Ugandan Activists Turn to EU to Save Forest With Chimpanzees
(Bloomberg) -- Ugandan activists are lobbying the European Union to back them in a campaign to halt the clearing of part of the country’s third-biggest forest, which is home to chimpanzees, forest elephants and unique plant species.
Conservationists want the EU, a key funder of state environmental agencies, to exert pressure on authorities to reverse a decision to clear 8,000 hectares (19,768 acres) of the 41,000-hectare Bugoma Forest and grow sugar cane, said Dickens Kamugisha, chairman of the “Save Bugoma Forest” campaign. Almost 60 non-governmental organizations are involved in the campaign.
Diplomatic intervention may help with a swift court hearing of a challenge against an approved environment and social impact assessment of the project and prompt an investigation into the way land titles were issued by government officials, he said.
“We want the European Union to help us access maps, engage government to do an independent survey and work with the justice, law and order sector to ensure courts hear our cases quickly,” Kamugisha said.
While a total of 22 square miles has been leased to Hoima Sugar Ltd., that land isn’t part of the Bugoma forest, Isaac Imaka, an external spokesman for the company, said by email. However, the company acknowledges that there is a need for sustainable development and it will only use 9 square miles for cane growing, he said.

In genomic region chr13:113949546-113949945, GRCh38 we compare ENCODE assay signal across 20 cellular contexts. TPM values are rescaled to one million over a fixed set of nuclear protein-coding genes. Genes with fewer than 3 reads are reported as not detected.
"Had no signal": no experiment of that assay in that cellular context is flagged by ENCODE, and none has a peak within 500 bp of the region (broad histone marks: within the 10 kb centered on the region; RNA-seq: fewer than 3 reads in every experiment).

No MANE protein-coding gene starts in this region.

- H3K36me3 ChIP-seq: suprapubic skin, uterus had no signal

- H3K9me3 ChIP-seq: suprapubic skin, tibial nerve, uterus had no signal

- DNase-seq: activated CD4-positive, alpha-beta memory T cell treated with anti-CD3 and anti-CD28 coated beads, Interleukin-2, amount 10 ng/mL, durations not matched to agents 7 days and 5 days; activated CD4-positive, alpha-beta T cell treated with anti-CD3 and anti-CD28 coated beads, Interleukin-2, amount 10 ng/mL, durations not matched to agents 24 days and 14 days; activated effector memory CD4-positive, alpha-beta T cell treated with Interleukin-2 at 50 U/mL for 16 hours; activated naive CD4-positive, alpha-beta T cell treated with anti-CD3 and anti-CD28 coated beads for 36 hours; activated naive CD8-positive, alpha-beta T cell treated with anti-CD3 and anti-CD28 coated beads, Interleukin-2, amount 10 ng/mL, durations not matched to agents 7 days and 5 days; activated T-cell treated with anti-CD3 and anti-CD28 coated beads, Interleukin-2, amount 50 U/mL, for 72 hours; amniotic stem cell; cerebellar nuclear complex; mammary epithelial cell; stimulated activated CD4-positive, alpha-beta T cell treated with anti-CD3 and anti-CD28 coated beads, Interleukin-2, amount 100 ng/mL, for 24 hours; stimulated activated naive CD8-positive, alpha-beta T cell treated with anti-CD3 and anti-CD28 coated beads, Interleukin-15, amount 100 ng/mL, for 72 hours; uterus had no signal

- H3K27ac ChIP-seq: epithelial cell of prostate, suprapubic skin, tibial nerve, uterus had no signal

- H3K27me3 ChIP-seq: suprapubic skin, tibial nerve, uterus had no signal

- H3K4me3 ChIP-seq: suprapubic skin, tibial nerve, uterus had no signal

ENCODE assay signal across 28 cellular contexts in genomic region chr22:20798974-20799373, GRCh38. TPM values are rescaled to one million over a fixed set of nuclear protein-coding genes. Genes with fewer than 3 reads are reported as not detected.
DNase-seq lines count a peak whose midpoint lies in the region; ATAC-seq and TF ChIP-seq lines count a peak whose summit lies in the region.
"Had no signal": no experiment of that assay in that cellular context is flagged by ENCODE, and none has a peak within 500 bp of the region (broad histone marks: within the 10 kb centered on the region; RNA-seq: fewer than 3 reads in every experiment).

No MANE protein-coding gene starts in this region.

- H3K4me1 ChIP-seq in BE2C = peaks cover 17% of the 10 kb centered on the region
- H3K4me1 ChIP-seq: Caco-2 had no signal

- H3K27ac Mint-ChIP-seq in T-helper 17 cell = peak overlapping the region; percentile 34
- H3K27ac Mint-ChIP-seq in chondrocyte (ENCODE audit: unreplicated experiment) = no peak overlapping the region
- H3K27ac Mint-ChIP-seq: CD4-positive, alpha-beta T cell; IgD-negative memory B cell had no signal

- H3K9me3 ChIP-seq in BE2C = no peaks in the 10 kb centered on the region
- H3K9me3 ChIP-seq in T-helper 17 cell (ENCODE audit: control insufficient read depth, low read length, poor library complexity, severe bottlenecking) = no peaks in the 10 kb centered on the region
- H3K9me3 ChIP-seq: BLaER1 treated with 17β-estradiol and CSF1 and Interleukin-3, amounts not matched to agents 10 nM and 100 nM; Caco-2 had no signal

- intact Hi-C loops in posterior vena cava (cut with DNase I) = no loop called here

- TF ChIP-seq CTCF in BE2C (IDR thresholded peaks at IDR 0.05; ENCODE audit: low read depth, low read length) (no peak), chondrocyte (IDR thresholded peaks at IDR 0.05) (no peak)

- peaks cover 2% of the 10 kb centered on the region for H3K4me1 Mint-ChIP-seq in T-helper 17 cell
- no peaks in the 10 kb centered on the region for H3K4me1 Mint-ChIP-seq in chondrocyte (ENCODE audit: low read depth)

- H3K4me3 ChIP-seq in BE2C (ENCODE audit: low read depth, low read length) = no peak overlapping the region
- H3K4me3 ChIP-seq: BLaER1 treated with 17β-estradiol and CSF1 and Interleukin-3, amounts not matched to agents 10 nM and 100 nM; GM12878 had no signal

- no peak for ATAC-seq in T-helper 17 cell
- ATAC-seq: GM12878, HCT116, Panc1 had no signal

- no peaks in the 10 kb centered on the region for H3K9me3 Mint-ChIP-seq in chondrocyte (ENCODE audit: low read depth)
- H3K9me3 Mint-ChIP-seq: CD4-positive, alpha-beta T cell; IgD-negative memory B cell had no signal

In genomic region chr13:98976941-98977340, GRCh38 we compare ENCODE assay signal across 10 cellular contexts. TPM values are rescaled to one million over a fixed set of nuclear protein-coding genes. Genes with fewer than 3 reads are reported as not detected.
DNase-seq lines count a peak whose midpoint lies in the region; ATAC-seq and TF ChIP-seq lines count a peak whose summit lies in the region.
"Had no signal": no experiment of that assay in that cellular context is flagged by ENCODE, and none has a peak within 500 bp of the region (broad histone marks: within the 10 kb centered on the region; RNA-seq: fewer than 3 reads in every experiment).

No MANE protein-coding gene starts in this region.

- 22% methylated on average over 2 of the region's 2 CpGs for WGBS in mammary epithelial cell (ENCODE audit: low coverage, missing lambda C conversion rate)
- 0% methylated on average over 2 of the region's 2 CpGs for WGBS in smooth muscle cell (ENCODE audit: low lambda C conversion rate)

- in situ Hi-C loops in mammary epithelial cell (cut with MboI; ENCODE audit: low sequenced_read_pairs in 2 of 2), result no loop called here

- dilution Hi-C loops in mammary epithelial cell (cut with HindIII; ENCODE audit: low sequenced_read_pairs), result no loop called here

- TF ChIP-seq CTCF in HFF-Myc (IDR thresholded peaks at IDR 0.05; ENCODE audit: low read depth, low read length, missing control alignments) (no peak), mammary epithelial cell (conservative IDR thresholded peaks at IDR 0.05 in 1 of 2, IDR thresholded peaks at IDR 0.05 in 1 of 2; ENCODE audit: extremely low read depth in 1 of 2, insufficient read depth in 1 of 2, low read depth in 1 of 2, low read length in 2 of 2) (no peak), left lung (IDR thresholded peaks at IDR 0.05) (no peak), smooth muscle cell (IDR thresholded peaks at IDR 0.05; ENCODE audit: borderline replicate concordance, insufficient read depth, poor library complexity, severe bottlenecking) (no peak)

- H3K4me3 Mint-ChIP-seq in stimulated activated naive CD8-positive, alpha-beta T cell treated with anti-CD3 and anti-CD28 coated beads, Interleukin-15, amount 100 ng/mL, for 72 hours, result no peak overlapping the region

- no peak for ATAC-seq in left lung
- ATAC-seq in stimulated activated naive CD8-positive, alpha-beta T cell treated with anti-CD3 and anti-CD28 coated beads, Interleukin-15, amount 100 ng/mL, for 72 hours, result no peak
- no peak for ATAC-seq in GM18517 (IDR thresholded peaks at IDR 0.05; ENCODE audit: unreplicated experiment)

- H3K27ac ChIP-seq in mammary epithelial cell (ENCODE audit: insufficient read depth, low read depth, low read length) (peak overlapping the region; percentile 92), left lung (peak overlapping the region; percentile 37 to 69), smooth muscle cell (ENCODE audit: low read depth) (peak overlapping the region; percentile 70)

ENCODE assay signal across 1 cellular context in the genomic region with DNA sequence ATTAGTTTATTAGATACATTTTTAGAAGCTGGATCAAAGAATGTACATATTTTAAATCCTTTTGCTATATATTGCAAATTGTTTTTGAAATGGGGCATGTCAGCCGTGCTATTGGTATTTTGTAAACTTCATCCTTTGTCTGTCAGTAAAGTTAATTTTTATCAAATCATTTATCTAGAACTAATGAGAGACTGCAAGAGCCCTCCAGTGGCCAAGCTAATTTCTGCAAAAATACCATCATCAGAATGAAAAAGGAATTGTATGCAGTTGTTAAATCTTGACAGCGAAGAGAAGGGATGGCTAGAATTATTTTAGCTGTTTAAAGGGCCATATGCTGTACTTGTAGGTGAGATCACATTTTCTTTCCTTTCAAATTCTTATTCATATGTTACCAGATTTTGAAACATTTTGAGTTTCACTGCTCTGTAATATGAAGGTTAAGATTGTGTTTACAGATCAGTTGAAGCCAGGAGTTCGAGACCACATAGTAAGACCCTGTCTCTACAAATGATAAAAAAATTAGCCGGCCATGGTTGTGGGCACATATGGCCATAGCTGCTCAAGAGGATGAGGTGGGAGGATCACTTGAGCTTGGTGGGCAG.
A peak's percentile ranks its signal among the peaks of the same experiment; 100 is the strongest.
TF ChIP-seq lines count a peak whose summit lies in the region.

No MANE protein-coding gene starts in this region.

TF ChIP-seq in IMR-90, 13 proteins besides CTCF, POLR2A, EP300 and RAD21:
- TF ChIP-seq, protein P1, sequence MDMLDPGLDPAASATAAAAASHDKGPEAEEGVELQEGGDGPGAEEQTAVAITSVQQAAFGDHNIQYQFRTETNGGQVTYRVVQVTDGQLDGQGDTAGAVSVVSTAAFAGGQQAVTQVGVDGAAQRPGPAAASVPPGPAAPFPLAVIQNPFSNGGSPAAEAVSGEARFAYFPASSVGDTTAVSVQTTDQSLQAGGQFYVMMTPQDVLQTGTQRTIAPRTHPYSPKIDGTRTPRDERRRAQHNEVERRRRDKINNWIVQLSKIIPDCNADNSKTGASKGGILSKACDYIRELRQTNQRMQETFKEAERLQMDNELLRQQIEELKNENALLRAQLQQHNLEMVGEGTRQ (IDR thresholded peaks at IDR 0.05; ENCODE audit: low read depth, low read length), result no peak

“We have failed to understand what their problem is,” Imaka said, referring to the campaign. “No one is cutting down Bugoma forest.”
The activists have invited a delegation of EU diplomats to visit the forest, which the Uganda Wildlife Authority says is key to preserving the local ecosystem. The EU is opposed to the destruction of the forest and several of its officials in Uganda have engaged with authorities about the issue in July, according to a statement on the website of the EU’s Ugandan office.
Uganda earned more than $1.6 billion from tourism last year, drawing foreign visitors with attractions such as mountain gorillas, tree-climbing lions and the source of the Nile River. The country has about 1.3 million hectares under forest cover, with 15% managed by the Uganda Forestry Authority. At least 200,000 hectares of forest are cleared annually, mainly for the establishment of plantations, according to Kamugisha.
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